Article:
MADE IN THE PACIFIC NORTHWEST
As a beadweaver for more than 30 years, I’ve come to think of this ancient craft as an outlet for my many visual inspirations. From customary patterns of the Indigenous Peoples of North America, to contemporary design elements, I revel in the shapes and colours with which we decorate our lives.
In many cultures and families, beadwoven pieces are made, worn, mended, and cared for with great respect, often passed down through generations. The craft itself is also passed down mother to son, father to daughter, and grows and survives with each new beadweaver.
I am Ojibwe from the Fort William First Nation, and growing up near the Great Lakes, I was introduced to beadwork by the Anishinaabe. I was struck by the obvious time invested in each piece of carefully woven beadwork, and the way each shape or colour might communicate something about the culture within which it was created. This beautiful melding of history and craftsmanship has remained my creative outlet to this day.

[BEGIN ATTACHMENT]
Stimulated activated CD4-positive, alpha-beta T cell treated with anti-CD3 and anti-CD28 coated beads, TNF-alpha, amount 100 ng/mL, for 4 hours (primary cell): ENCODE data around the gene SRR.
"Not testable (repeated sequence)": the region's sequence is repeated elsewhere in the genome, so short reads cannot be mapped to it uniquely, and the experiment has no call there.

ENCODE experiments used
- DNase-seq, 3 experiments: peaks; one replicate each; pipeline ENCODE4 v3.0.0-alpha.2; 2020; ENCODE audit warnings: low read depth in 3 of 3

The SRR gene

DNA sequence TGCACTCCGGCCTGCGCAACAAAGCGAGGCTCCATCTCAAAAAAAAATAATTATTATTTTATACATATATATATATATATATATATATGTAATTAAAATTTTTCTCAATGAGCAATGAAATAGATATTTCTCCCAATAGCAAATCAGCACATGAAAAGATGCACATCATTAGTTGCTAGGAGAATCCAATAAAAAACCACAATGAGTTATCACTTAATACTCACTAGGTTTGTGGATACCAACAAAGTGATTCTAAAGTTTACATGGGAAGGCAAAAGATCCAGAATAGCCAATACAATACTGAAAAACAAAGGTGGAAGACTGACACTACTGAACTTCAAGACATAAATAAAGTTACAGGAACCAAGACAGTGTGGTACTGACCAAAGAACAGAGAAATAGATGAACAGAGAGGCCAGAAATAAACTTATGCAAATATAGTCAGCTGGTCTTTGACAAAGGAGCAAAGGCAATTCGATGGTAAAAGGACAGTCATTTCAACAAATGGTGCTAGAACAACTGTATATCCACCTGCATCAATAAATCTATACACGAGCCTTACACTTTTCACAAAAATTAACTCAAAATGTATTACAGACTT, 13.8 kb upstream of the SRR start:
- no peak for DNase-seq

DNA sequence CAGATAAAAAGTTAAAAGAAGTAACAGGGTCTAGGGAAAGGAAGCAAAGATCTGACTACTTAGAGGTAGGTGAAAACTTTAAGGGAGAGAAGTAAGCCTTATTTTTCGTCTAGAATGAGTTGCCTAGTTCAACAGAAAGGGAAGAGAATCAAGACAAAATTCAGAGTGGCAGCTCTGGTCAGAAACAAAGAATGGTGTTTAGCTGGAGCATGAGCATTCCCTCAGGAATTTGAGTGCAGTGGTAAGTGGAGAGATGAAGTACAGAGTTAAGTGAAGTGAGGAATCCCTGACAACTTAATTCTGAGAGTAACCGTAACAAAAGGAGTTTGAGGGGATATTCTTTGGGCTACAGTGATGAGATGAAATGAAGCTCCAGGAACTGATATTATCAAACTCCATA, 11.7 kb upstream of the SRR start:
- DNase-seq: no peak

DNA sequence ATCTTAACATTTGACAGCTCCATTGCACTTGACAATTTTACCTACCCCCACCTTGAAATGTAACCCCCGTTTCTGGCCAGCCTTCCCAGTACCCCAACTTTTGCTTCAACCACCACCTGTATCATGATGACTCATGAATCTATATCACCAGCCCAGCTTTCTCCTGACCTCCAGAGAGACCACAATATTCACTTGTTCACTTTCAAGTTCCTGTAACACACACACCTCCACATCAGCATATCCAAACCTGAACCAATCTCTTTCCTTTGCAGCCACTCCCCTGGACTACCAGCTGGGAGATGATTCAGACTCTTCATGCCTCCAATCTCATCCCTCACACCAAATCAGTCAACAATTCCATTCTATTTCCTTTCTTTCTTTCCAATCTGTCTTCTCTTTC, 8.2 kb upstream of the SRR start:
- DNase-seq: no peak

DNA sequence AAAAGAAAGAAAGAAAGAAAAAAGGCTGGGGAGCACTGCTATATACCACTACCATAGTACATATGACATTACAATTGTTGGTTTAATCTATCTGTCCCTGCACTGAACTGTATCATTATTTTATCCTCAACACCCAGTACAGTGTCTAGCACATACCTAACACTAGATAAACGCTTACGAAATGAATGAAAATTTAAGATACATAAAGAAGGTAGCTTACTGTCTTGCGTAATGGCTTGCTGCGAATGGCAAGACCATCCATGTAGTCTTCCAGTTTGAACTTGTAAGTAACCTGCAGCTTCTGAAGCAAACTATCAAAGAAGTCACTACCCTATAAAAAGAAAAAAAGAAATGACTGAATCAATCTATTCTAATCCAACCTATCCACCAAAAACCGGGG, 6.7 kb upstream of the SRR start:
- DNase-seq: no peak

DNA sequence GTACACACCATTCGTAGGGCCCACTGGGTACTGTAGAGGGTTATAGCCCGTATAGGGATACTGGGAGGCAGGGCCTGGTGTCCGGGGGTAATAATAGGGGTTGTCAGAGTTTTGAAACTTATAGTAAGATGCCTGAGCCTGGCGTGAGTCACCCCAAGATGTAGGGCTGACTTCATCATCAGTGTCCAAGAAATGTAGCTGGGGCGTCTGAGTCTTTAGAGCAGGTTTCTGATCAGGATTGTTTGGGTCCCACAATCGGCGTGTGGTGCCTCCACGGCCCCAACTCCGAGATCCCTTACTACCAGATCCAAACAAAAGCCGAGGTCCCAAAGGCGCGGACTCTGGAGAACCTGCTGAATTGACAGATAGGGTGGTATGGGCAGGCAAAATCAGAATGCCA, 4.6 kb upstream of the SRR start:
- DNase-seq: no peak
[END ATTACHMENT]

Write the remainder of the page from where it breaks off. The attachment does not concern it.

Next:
I’ve worked with every bead and stitch under the sun, and today I primarily work with Japanese delica beads, and a small number of traditional beadweaving stitches. I never use a loom; each bead is sewn into the piece individually, often at home with my family, or travelling in the Pacific Northwest. My craft tends to follow me everywhere.
I make only non-ceremonial beadwoven pieces, and am honoured to have my culture and craft celebrated through your interest in my work as an Indigenous maker. Thank you for supporting Indigenous craft and craftspeople.